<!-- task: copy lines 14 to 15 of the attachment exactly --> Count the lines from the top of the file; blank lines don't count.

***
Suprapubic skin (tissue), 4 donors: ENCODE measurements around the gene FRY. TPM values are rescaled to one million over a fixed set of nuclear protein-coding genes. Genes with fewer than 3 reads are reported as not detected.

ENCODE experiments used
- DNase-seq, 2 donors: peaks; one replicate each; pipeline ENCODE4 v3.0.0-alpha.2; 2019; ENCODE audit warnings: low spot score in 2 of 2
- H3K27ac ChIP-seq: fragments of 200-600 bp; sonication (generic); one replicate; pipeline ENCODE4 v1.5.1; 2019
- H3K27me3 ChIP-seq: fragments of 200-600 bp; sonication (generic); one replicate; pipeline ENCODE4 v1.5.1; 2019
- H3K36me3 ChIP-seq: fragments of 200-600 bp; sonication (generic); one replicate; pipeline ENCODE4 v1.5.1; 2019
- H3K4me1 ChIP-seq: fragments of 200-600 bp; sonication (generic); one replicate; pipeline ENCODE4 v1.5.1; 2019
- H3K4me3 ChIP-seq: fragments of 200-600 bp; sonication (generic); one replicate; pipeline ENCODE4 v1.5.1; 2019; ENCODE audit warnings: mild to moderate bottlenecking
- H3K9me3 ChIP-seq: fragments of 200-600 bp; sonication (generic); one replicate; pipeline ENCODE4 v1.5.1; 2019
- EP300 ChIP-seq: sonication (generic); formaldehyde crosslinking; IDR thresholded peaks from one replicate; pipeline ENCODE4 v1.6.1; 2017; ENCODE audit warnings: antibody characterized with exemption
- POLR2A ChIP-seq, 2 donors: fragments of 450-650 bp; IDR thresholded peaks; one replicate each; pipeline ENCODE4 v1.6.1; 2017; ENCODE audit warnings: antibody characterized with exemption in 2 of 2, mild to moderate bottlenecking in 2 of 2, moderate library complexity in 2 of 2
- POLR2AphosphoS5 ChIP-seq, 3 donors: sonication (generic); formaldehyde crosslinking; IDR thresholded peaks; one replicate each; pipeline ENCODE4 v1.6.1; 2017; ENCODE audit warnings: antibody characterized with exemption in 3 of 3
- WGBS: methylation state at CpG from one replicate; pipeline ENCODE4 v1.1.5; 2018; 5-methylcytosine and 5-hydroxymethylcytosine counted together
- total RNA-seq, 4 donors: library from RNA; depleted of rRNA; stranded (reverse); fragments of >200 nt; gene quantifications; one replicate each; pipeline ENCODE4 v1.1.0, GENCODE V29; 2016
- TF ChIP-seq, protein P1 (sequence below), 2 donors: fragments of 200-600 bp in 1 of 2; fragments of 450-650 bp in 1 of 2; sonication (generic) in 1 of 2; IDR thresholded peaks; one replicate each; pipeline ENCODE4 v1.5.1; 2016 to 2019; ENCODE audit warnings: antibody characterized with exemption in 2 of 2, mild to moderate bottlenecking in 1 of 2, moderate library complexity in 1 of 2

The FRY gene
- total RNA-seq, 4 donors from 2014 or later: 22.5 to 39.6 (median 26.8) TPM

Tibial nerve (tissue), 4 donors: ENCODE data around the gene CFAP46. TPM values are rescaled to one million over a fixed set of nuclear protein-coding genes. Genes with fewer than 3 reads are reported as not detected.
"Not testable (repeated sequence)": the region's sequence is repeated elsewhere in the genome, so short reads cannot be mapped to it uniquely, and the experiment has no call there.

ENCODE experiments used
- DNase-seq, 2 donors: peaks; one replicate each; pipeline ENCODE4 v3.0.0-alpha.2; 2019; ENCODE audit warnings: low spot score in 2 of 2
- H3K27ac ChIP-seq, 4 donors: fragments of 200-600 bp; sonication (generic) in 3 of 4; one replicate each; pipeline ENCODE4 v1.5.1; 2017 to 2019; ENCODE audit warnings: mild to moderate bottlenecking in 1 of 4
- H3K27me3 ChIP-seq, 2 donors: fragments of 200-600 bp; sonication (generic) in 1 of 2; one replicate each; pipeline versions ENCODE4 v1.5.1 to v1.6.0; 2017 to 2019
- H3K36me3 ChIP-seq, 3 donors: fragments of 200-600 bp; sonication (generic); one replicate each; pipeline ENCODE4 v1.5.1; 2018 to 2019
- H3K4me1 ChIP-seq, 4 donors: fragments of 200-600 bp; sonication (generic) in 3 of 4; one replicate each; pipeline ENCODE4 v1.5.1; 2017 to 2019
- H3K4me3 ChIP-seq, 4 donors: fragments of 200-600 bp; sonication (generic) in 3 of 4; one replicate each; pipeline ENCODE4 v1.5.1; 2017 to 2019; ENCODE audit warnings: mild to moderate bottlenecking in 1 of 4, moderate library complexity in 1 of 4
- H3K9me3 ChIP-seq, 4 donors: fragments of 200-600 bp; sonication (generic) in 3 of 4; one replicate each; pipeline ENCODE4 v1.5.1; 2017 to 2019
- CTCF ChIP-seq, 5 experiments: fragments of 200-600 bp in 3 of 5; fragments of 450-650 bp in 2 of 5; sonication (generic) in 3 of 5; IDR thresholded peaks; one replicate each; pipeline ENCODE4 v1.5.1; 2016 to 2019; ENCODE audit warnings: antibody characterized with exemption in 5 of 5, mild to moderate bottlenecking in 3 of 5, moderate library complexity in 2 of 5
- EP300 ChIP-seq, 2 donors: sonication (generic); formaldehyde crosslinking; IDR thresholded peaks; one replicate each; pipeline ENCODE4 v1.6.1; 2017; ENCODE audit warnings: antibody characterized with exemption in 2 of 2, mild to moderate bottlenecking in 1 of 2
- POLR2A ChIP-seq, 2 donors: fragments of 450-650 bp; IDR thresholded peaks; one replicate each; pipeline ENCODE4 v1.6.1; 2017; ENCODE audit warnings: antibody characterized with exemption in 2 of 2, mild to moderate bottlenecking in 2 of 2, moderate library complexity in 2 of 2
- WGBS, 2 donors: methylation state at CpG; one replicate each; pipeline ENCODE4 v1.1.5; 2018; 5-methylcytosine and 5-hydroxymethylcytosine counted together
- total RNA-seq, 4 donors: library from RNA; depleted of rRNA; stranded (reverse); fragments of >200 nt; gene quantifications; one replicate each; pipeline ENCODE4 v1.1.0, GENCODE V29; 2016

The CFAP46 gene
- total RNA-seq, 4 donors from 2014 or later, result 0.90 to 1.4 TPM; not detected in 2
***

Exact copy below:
- total RNA-seq, 4 donors: library from RNA; depleted of rRNA; stranded (reverse); fragments of >200 nt; gene quantifications; one replicate each; pipeline ENCODE4 v1.1.0, GENCODE V29; 2016
- TF ChIP-seq, protein P1 (sequence below), 2 donors: fragments of 200-600 bp in 1 of 2; fragments of 450-650 bp in 1 of 2; sonication (generic) in 1 of 2; IDR thresholded peaks; one replicate each; pipeline ENCODE4 v1.5.1; 2016 to 2019; ENCODE audit warnings: antibody characterized with exemption in 2 of 2, mild to moderate bottlenecking in 1 of 2, moderate library complexity in 1 of 2